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Puttin' on the Ritz With Air Canada

Bob Fisher examines changes in Air Canada's upper class offerings.

February 11, 2004 -- Belying the worn-out caricature of Canada held by some Americans of a staid, underplayed nation of mild-mannered people is the buzzing new image of Air Canada, winner both of last year's Best Frequent Flyer Program (Aeroplan) and the world's Best Airline Web Site. The awards were made by the Official Airline Guide (OAG), which had in 2002 selected Air Canada as "Best Airline in North America." With seven nominations in 2003, it was among the top four airlines in the world. As the world's 11th largest commercial airline (with more than 30 million customers a year), Air Canada has been ranked as the world's safest airline, as well. It isn't letting pride go to its head, however, coming up with new programs for travelers all the time, including those involving business-class travel. There are occasions when we all want to give ourselves a treat and move up to more comfortable seats, so maybe now is the time to look them over.

But first, late news: Starting on January 26, 2004, Air Canada expanded its new simplified fare structure, featuring low web-exclusive one-way "Tango" fares, to include travel to and from the USA, as well as across Canada. They are available for travel to and from ten US cities immediately -- Newark, New Orleans, Phoenix, Las Vegas, Miami, Fort Lauderdale, Tampa, Orlando, West Palm Beach and Fort Myers. By Spring 2004, all 80 cities in the US served by Air Canada and its Star Alliance partner, United Airlines, will have these lowest published fares apply.

The Tango fare, exclusively available on-line, is their best bargain one-way fare, they say, requiring no minimum stay, and you can make unlimited changes on eligible routes for only $20 plus any fare difference. They are, however, nonrefundable, and you get only 50% non-status Aeroplan (frequent flyer) miles.


Premium Class Thinking

A popular special offer, also exclusively online, is for Executive Class travel within Canada. This provides for 30% to 50% discounts on their premium class seats every day, and the fares are fully flexible and fully refundable, with unlimited changes available at no cost. You enjoy priority check-in, priority boarding and baggage handling, and full access to the Maple Leaf Lounges, as well as getting 125% to 150% boost on your frequent flier miles.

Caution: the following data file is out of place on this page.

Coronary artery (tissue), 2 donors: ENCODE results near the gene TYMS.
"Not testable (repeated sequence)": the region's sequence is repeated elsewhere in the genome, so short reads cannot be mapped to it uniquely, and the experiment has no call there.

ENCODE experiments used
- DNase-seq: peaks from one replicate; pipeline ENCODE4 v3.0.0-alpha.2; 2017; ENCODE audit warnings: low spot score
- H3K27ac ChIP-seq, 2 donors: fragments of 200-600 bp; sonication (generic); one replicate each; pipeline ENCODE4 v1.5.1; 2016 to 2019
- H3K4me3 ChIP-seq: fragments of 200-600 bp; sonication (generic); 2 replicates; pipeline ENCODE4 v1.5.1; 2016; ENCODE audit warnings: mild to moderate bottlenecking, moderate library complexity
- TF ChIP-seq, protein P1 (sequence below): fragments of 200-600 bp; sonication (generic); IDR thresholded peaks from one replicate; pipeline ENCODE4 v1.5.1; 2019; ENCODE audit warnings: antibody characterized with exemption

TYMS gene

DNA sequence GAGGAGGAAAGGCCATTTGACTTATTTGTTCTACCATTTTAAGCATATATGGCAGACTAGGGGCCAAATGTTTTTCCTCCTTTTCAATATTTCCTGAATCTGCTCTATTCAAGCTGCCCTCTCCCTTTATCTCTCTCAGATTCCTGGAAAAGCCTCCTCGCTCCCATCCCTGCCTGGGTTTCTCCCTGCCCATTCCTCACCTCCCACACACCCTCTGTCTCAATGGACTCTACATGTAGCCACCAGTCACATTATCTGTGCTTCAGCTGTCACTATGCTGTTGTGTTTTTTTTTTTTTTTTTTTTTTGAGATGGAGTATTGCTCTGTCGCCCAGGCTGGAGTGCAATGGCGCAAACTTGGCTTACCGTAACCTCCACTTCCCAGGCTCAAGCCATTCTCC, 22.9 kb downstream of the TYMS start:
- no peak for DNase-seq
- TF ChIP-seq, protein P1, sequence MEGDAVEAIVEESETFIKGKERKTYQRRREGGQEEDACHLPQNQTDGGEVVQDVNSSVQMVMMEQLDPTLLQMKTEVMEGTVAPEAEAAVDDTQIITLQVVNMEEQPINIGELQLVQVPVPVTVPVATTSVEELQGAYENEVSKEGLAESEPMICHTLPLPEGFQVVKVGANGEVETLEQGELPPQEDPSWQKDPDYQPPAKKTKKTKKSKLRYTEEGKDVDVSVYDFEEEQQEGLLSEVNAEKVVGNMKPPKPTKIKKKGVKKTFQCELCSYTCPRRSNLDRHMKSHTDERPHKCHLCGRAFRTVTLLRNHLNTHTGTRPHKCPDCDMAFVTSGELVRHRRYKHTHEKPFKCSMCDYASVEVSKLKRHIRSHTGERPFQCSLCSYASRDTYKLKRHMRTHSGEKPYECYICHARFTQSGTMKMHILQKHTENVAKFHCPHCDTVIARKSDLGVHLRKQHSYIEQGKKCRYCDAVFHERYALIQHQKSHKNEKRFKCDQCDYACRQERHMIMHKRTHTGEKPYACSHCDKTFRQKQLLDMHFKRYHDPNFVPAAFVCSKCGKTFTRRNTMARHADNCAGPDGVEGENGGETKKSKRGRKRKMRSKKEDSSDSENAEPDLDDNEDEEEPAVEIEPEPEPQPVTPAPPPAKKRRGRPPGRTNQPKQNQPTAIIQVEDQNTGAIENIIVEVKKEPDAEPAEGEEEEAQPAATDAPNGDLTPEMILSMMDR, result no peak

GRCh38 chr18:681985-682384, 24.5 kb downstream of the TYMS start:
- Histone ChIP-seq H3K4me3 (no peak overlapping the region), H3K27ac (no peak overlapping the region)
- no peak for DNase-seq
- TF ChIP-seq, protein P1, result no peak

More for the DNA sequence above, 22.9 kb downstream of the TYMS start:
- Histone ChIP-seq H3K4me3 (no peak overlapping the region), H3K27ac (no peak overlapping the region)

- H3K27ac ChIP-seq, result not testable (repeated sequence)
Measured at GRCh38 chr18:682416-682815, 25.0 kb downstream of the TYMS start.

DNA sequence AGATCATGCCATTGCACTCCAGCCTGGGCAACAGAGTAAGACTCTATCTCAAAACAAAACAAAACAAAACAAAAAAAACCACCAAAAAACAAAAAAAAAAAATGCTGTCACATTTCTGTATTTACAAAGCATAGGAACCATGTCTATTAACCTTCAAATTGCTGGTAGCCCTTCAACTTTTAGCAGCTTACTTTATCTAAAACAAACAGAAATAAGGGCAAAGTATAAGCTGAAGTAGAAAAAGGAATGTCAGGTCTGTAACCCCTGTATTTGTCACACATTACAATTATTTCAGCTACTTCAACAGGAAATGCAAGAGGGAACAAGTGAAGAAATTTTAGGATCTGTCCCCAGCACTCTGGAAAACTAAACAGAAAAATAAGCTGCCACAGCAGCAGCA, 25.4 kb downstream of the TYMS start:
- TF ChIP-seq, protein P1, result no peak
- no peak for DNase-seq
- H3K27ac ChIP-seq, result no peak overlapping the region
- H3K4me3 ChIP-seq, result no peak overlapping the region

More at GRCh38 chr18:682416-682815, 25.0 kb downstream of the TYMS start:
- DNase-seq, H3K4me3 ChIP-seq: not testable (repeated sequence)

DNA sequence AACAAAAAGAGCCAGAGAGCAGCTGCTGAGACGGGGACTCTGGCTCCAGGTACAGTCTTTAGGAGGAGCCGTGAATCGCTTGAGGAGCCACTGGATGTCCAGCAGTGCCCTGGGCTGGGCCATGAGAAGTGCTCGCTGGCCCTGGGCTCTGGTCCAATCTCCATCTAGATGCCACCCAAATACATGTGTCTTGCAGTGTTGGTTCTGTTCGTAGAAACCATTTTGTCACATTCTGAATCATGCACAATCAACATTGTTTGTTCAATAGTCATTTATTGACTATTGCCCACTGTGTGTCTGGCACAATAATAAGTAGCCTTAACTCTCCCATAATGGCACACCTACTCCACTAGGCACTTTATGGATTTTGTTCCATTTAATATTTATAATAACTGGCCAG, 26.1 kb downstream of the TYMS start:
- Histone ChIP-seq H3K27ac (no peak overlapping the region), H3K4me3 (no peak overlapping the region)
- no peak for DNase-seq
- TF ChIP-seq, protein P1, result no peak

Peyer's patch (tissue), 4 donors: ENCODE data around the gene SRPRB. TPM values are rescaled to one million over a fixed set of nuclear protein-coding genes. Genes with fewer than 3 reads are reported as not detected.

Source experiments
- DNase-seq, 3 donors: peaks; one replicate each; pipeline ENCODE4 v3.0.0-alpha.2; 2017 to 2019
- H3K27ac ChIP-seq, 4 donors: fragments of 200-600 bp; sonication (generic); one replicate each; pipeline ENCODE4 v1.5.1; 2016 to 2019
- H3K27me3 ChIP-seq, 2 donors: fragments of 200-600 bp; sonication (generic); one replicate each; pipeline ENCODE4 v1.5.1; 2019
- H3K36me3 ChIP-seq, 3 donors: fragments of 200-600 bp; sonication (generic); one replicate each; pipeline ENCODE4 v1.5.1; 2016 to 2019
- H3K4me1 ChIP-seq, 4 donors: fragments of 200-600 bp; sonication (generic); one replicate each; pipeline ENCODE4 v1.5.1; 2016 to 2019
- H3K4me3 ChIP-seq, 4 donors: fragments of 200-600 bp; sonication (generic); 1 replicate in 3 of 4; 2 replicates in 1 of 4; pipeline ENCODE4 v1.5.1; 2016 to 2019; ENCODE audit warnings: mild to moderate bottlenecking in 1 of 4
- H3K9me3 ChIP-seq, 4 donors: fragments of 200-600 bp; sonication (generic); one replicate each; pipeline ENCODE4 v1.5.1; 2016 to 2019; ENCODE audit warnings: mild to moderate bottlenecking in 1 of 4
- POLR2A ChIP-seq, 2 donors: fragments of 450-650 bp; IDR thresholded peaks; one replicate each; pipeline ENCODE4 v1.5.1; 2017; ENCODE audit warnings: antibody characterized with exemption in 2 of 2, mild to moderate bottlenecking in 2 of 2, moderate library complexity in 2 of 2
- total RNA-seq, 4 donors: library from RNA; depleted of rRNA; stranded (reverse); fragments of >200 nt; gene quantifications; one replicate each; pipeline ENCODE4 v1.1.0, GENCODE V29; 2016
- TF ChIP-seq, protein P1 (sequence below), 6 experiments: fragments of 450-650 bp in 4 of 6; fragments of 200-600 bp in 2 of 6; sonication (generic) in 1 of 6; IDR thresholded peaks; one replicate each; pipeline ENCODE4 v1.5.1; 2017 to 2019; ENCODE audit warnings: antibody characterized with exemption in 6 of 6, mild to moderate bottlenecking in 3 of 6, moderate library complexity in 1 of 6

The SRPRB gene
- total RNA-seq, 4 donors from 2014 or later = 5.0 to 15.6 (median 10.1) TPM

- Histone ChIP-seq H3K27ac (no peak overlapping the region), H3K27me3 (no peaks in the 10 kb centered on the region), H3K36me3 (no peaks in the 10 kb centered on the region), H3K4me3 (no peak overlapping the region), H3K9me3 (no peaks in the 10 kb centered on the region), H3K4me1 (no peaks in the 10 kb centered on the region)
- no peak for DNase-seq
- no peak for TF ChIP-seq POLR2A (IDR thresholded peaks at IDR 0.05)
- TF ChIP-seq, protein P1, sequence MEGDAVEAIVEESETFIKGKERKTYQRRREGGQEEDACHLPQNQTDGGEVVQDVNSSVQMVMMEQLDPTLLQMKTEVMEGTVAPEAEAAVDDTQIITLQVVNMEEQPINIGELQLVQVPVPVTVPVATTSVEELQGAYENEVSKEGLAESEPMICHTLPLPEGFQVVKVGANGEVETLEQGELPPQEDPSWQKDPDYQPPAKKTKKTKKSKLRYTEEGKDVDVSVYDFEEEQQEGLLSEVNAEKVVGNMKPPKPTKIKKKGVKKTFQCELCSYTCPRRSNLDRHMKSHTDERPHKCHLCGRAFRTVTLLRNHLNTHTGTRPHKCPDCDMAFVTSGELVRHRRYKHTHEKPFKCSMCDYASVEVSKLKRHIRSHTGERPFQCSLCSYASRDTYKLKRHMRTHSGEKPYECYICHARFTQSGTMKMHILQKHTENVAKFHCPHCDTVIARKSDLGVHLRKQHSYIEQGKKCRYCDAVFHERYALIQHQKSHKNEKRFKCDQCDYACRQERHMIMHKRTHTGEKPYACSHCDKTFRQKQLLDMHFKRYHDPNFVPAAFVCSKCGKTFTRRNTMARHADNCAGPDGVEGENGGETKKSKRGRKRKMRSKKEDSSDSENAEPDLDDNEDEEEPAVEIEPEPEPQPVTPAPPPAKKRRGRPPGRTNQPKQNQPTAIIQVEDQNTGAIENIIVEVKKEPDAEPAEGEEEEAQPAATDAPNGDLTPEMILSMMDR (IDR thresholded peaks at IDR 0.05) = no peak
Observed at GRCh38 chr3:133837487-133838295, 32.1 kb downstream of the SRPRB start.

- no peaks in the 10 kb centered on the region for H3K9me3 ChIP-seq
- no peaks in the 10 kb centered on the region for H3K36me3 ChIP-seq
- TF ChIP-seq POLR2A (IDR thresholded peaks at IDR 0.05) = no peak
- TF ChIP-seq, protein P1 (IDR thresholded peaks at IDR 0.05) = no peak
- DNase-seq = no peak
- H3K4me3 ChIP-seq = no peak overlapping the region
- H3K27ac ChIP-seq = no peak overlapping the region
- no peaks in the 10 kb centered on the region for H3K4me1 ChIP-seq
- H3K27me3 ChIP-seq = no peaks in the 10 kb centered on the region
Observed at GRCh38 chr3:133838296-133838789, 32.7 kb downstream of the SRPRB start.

The proudest achievement of Air Canada recently is their Executive First service to Europe, Asia, Australia and South America. Most important is the increased legroom offering a 60-inch pitch (compared to most airlines' coach class of 32 inches), and a deeper seat recline to a full 151 degrees from 135 degrees (dead flat would be 180 degrees). This is their redesigned international business class, flights beginning just over a year ago.


In addition to new menus and cocktails made with Iceberg vodka, the airline's concierges went through a prep school to make them more efficient and hospitable. In my limited but extremely pleasant experience with them, I came to believe they are the best airline staff I can remember meeting, with just the right level of service and friendliness. A lot of money went into fixing up the airline lounges, too, as I could see looking over the brilliantly-lit and starkly minimalist example at London's Heathrow Airport last summer.

Remembering us common folk, too, Air Canada has its weekly websaver e-mail deals, which are last-minute travel bargains and special online fares. At time of writing, that included weekend roundtrip travel (if you booked the previous Friday) from New York to Toronto for $159; Washington to Toronto $152; Chicago to Montreal $238; Seattle to Vancouver $141; and San Francisco or Los Angeles to Montreal $344, plus many more bargains.

Note: all prices herein are US dollars.


For all information on Air Canada, contact them at or phone 888/247-2262.

Have you flown on Air Canada's First or Business Class fares. Was it worth the extra cost? Give us your opinion on our Air Travel Message Boards.